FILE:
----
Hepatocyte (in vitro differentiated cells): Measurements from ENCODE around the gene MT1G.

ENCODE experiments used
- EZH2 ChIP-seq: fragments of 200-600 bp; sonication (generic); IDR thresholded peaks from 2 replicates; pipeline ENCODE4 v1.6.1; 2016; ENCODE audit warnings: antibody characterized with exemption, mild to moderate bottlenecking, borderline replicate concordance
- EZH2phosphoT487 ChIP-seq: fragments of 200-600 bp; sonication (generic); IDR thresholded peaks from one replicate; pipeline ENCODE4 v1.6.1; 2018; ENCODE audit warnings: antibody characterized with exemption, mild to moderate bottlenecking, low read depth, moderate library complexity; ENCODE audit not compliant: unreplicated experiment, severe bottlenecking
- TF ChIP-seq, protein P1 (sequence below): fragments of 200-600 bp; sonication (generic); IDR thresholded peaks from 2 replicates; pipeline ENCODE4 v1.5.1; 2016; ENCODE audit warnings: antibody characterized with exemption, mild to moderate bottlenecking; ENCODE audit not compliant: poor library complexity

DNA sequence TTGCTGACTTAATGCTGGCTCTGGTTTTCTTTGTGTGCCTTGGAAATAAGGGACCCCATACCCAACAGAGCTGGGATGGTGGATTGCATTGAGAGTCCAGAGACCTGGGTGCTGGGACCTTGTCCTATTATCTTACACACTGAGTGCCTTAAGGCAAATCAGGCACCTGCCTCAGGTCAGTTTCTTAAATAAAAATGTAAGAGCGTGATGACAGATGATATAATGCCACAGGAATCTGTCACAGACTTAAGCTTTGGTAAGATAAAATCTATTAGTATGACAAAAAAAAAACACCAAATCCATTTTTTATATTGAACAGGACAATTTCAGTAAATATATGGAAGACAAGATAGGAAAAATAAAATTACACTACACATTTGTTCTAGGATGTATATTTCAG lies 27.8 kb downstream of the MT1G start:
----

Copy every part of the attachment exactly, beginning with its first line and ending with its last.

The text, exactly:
Hepatocyte (in vitro differentiated cells): Measurements from ENCODE around the gene MT1G.

ENCODE experiments used
- EZH2 ChIP-seq: fragments of 200-600 bp; sonication (generic); IDR thresholded peaks from 2 replicates; pipeline ENCODE4 v1.6.1; 2016; ENCODE audit warnings: antibody characterized with exemption, mild to moderate bottlenecking, borderline replicate concordance
- EZH2phosphoT487 ChIP-seq: fragments of 200-600 bp; sonication (generic); IDR thresholded peaks from one replicate; pipeline ENCODE4 v1.6.1; 2018; ENCODE audit warnings: antibody characterized with exemption, mild to moderate bottlenecking, low read depth, moderate library complexity; ENCODE audit not compliant: unreplicated experiment, severe bottlenecking
- TF ChIP-seq, protein P1 (sequence below): fragments of 200-600 bp; sonication (generic); IDR thresholded peaks from 2 replicates; pipeline ENCODE4 v1.5.1; 2016; ENCODE audit warnings: antibody characterized with exemption, mild to moderate bottlenecking; ENCODE audit not compliant: poor library complexity

DNA sequence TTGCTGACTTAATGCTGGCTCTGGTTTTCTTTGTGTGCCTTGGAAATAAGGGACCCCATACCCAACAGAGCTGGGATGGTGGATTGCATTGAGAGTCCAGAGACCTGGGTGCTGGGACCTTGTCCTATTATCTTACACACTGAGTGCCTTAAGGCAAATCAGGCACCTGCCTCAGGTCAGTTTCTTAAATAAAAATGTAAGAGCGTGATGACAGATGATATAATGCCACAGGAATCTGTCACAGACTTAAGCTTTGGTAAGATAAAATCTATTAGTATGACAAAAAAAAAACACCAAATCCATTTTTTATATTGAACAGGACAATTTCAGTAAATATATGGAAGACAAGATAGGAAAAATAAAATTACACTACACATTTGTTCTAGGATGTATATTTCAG lies 27.8 kb downstream of the MT1G start: